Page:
Elena Deanda-Camacho

Elena Deanda-Camacho

Elena Deanda-Camacho

 

Office Hours

MWF 12:30 to 2:30 and F from 2:30 to 4 PM

Associate Professor of Spanish | Director of  Black Studies Minor

Elena Deanda-Camacho is an Associate Professor of Spanish and the Director of the Black Studies Program at Washington College. She received her BA from the University of Veracruz, Mexico, and her PhD from Vanderbilt University. Besides literature, she has studied philosophy, religion, and medieval studies in Mexico, France, and the USA.

Deanda specializes in early modern Spanish literature with an emphasis in the Spanish Enlightenment and colonial Mexico. Her research moves between medieval women’s theology and prostitution in the eighteenth century. Her scholarship and teaching practice interrogates questions about gender, race, and ethnicity; desire, sex, and love; inquisitorial censorship and freedom of speech.

She has published articles on medieval literature, the Spanish Golden Age, transatlantic Baroque, colonial folk music, and Mexican literature. Her book, A los oídos piadosos: Obscenidad y censura en la poesía del XVIII en España y México (To Pious Ears: Obscenity and Censorship in 18th Century Poetry in Spain and Mexico) will be released in 2022, published by Iberoamericana/Vervuert. 

 

Education

Ph.D., Vanderbilt University, 2010

B.A. University of Veracruz, Mexico, 2001

Research
  • Golden Age, Baroque, and the Enlightenment
  • Gender studies, queer theory, critical race theory, critical theory
  • Spain and Mexico
Teaching
  • How to Make Love in Early Modern Spain 
  • Love and War in the Spanish Golden Age
  • Vice and Virtue in Early Modern Europe 
  • Prehispanic Literature
  • Crusaders, Conquerors, and Immigrants
  • Afro Latin America
  • Tequila Gang: Mexico Across the Centuries
  • Forbidden Literature

Publications

“Hell is Over: Poetry and Protest in the Folksong Jarabe Gatuno in Eighteenth Century Mexico.” Protest in the Long Eighteenth Century. Ed. Yvonne Fuentes. New York: Routledge, 2021. 

“Fanny Hill, la pornografía y la novela sentimental: El eslabón faltante en la gesta de la novela inglesa dieciochesca” [Fanny Hill, Pornography and the Sentimental novel: The Missing Link in the Making of the Eighteenth Century English Novel] Nuevas Poligrafías. Revista de Teoría Literaria y Literatura Comparada 3 (2021): 38-56. 

“‘Chingaquedito:’ Son y Subversión en el México del siglo 18” [‘Chingaquedito: Song and Subversion in 18th Century Mexico’]. Música Oral del Sur 17 (2020): 303-21.  

“The Reproduction of Non-Productive Sex: The Brothel as a Site of Learning in English, French, and Spanish Pornologies.” Das achtzehnte Jahrhundert 44.2 (2020): 190-209. 

“La pornología como un instrumento epistemológico en Fanny Hill, Thérèse Philosophe, el Arte de putear y las Décimas a las prostitutas de México” [Pornology as an Epistemological Instrument in Fanny Hill, Thérèse Philosopher, the Art of Whoring, and Poems to Mexican Prostitutes]. Cuadernos de Estudios del Siglo XVIII 30 (2020): 137-64.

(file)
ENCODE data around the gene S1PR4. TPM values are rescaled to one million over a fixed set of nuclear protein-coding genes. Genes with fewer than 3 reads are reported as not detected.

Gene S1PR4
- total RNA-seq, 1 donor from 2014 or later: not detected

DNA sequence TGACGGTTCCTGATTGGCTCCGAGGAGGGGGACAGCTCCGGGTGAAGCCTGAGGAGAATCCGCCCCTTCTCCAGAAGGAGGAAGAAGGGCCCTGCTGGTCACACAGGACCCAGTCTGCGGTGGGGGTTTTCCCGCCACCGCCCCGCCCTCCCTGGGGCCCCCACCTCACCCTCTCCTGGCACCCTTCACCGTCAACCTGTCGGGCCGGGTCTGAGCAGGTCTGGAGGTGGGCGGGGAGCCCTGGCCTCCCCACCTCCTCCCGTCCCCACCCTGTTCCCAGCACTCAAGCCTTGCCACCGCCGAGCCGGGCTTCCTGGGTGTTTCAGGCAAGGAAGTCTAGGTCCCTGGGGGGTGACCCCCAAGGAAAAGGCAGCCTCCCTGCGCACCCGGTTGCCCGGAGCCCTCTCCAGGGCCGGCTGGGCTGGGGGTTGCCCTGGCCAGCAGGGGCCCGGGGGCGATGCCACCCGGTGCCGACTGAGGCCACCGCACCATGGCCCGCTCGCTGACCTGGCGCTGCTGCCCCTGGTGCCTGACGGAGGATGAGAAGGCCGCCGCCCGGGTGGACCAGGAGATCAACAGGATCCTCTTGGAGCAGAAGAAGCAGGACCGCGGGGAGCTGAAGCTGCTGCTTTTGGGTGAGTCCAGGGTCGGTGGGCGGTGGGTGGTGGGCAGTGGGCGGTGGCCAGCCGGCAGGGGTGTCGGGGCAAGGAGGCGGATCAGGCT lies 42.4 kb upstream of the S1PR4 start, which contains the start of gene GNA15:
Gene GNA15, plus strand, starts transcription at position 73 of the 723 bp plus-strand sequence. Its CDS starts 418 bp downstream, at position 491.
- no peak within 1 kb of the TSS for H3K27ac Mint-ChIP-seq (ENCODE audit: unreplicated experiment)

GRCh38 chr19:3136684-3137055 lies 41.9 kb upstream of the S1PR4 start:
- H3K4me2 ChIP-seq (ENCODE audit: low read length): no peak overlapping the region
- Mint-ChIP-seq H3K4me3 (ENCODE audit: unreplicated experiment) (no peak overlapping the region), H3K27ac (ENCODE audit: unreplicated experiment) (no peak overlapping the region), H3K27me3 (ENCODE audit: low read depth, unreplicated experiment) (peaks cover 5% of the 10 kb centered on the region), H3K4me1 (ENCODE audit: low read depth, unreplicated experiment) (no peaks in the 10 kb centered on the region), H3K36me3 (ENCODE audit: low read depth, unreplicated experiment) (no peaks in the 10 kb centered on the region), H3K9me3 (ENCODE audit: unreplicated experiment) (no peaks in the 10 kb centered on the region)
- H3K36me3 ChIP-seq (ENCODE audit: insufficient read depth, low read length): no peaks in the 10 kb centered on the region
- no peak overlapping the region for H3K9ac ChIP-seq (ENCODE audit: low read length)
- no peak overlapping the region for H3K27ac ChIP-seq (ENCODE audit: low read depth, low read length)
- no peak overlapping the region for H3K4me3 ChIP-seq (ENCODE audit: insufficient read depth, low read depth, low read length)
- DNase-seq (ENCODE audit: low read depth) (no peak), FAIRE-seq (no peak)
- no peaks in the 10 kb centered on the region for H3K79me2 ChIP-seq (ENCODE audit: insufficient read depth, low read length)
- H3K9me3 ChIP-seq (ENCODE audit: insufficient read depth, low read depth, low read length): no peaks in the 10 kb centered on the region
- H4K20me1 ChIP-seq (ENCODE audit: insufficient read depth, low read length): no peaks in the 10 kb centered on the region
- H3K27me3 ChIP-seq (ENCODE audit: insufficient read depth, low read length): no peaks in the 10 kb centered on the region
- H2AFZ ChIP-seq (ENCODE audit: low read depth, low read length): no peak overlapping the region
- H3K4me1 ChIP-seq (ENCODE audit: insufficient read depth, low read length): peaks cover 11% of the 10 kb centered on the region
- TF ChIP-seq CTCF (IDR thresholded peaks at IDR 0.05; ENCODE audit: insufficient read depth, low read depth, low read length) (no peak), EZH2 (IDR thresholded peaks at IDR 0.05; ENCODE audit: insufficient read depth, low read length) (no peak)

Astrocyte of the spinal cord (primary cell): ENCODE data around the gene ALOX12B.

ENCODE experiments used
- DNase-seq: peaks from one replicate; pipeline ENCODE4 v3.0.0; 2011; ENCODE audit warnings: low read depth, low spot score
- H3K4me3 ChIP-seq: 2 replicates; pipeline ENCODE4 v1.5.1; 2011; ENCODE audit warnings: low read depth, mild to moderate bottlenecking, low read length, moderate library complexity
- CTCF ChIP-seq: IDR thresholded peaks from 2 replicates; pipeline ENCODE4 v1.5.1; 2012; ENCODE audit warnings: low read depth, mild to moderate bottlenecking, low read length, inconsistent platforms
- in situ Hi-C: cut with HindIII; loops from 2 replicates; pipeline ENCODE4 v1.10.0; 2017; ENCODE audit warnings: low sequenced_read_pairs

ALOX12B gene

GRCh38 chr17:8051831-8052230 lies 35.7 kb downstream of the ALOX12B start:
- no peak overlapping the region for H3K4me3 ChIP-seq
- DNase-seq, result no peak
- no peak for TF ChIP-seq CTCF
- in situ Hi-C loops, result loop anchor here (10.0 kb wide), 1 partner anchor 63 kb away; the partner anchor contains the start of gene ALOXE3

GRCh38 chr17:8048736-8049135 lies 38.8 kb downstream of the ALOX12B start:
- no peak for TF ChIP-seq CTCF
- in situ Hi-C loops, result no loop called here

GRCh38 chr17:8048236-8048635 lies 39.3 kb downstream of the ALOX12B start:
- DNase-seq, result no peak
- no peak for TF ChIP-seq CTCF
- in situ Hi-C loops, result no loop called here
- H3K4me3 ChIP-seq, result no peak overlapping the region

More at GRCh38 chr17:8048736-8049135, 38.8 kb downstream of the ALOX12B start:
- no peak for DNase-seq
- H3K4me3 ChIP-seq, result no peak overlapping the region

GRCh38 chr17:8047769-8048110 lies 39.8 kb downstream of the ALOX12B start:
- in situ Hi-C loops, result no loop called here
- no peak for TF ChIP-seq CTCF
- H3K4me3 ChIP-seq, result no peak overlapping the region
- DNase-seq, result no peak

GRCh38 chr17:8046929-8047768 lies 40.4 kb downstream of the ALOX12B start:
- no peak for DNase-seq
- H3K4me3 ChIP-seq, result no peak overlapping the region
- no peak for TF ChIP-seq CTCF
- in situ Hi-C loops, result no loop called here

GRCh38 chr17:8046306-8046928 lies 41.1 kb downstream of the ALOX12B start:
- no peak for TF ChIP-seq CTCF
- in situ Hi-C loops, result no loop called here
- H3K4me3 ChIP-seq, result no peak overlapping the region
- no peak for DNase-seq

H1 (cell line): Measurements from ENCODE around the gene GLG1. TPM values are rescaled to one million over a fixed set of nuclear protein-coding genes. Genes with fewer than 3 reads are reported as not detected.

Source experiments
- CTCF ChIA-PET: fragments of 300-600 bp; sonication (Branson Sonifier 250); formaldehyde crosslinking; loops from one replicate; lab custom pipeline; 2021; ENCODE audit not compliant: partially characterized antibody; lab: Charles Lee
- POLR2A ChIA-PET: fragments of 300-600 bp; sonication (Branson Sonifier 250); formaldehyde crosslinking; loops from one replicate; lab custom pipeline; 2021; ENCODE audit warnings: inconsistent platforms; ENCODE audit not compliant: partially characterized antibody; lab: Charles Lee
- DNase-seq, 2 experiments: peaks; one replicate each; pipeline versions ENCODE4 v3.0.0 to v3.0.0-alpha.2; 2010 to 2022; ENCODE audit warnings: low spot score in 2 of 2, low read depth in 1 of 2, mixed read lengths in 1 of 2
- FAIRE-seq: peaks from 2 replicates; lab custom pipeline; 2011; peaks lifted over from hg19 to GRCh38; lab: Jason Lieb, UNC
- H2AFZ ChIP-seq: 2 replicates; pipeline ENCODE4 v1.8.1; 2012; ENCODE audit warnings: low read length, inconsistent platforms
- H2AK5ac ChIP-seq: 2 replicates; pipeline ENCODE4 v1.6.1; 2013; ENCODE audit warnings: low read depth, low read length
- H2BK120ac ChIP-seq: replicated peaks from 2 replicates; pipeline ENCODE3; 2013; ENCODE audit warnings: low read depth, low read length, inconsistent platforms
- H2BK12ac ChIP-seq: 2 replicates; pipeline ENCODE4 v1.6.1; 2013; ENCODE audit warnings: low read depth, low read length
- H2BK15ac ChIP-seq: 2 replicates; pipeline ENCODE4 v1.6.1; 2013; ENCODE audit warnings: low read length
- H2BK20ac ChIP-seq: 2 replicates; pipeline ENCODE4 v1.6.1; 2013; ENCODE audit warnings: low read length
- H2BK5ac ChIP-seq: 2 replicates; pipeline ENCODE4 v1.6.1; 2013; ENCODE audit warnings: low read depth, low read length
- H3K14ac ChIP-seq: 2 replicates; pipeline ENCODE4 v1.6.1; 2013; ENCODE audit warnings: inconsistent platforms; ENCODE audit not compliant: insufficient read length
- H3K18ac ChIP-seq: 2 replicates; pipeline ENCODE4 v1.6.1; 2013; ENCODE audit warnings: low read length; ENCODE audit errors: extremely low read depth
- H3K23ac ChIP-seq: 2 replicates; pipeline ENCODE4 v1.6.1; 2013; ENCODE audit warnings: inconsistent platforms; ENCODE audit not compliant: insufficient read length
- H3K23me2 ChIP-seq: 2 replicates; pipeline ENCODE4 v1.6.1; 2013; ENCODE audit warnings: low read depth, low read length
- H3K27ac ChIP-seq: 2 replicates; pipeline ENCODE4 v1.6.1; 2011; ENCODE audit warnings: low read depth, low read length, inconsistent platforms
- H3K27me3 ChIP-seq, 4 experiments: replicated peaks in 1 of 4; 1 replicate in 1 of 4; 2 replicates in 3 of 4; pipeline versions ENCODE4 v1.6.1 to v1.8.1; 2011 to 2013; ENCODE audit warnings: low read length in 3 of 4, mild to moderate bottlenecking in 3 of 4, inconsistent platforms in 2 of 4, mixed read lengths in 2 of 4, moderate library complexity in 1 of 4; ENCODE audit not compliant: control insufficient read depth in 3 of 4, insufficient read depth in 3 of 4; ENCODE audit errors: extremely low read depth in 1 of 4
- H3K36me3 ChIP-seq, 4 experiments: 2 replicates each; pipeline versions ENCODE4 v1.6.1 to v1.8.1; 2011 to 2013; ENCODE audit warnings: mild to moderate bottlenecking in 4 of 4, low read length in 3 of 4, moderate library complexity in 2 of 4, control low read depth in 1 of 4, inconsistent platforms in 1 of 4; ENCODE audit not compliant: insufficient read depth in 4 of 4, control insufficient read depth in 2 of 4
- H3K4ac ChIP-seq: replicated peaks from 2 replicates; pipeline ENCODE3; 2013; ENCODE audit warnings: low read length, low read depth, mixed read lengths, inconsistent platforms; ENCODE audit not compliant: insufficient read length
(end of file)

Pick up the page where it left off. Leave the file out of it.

“Dys/Eu-phemisms: The Pornographic and the Erotic in Eighteenth Century Spanish Poetry.” Pornographic Sensibilities. Chad Leahy and Nick Jones, eds. New York: Routledge, 2020. 110-140. 

“Quevedo en México: La lealtad y la traición en las glosas del padrenuestro prohibidas por la Inquisición.” Flavia Gherardi and Miguel Angel Candelas Colodron, eds. Amor constante: Quevedo más allá de la muerte. Bellaterra: Universitat Autònoma de Barcelona, 2018. 71-92. 

“Sor Juana, doctora en Teología: la sabiduría y el conocimiento en los villancicos de 1676.” Calíope: Journal of the Society for Renaissance and Baroque Hispanic Poetry
22.2 (2017): 191-216.

“Quixotic Sade: Echoes of Cervantes in 120 Days of Sodom.” Studies in Eighteenth Century Culture 46 (2017): 21-33.

“From Hell to Hell: Bodily Regimes and Archival Research in Mexico, Spain, the Vatican, and France” Dieciocho 39.2 (2016): 296-301.

“La fatalidad del poder: La Muerte como el Papa y el Inquisidor en Las Cortes de la Muerte de Micael de Carvajal y Lope de Vega.” Bulletin of Comediantes 67.2 (2015): 157-76.

“Speak in SIlence: The Power of Weakness in the Works of Teresa de Cartagena.” eHumanista 29 (2015): 461-475

“Maldito ‘Jarabe Gatuno:’ Poeticas de la censura inquisitorial en la Nueva Espana.” Vanderbilt e-journal of Luso-Hispanic Studies 10 (2014): 25-36. 

“’Introduction’ to Silence Revisited: Censorship, Regulation, and Freedom of Speech,” Vanderbilt e-journal of Luso-Hispanic Studies 10 (2014): i-iii.

“Percances de la memoria: El sujeto y la colectividad en La versada de Arcadio Hidalgo.” Ed. Donaji Cuellar. Literatura de tradicion oral de Mexico: Generos representativos. San Luis-Xalapa: Colegio de San Luis-U of Veracruz, 2012. 197-221. 

 “Maria Candelaria y Oficio de tinieblas. Representando a la mujer indigena en el Mexico del siglo XX.” Semiosis 13.1 (2011): 69-84.

 “The Politics of a Colonial Folksong: Male Bonding, Pardos’ Chuchumbe, and the Inquisitorial Body.” Transverse 10 (2010): 15 pp.

 “El chuchumbé te he de soplar: sobre obscenidad, censura y memoria oral en el primer ‘son de la tierra’ novohispano.” Mester 36 (2007): 53-71.

 “On Joy, Death, and Writing: From Autobiography to Autothanatography in Clarice Lispector’s Works.” Working Papers in Romance Languages 1.1 (2006) Vol. : Iss. 1, Article 5.